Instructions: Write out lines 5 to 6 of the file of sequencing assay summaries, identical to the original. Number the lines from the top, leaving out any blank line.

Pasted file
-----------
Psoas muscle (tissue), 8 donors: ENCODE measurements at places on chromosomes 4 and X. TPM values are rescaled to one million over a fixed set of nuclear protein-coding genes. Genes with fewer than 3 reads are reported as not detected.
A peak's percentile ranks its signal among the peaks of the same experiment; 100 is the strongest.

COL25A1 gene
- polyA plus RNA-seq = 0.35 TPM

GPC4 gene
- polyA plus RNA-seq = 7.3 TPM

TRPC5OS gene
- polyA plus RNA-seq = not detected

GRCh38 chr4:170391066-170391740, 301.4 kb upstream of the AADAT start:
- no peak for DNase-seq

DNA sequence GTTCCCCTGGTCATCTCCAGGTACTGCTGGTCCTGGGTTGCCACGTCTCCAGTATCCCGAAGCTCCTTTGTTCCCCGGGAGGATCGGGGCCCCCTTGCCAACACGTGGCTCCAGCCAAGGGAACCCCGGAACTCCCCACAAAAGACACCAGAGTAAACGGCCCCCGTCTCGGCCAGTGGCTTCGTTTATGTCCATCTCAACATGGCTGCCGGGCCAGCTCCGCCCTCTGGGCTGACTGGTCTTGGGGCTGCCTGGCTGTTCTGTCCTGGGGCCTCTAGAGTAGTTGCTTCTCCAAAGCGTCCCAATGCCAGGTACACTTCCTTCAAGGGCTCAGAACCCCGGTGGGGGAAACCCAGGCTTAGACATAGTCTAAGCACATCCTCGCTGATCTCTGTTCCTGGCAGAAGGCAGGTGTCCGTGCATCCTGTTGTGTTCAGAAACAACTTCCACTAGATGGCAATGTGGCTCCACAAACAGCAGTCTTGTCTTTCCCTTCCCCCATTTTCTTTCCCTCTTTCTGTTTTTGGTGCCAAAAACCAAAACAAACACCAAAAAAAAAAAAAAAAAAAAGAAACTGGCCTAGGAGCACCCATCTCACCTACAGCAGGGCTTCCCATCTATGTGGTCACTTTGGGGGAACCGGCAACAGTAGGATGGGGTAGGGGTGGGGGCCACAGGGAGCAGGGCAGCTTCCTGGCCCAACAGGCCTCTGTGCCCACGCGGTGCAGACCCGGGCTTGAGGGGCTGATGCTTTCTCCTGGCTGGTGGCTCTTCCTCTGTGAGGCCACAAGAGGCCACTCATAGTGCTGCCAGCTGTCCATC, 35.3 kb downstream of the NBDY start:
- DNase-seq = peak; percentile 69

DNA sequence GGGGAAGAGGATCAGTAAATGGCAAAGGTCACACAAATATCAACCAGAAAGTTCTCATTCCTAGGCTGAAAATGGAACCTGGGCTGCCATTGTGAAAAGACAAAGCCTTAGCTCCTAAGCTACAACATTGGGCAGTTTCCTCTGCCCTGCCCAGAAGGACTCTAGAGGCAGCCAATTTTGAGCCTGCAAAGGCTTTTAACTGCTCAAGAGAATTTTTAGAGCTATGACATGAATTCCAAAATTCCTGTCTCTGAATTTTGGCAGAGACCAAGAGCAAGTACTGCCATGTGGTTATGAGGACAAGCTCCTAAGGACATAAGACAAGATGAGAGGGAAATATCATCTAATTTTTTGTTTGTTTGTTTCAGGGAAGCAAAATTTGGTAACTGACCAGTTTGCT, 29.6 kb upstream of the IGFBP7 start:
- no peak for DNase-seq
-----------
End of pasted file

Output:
GPC4 gene
- polyA plus RNA-seq = 7.3 TPM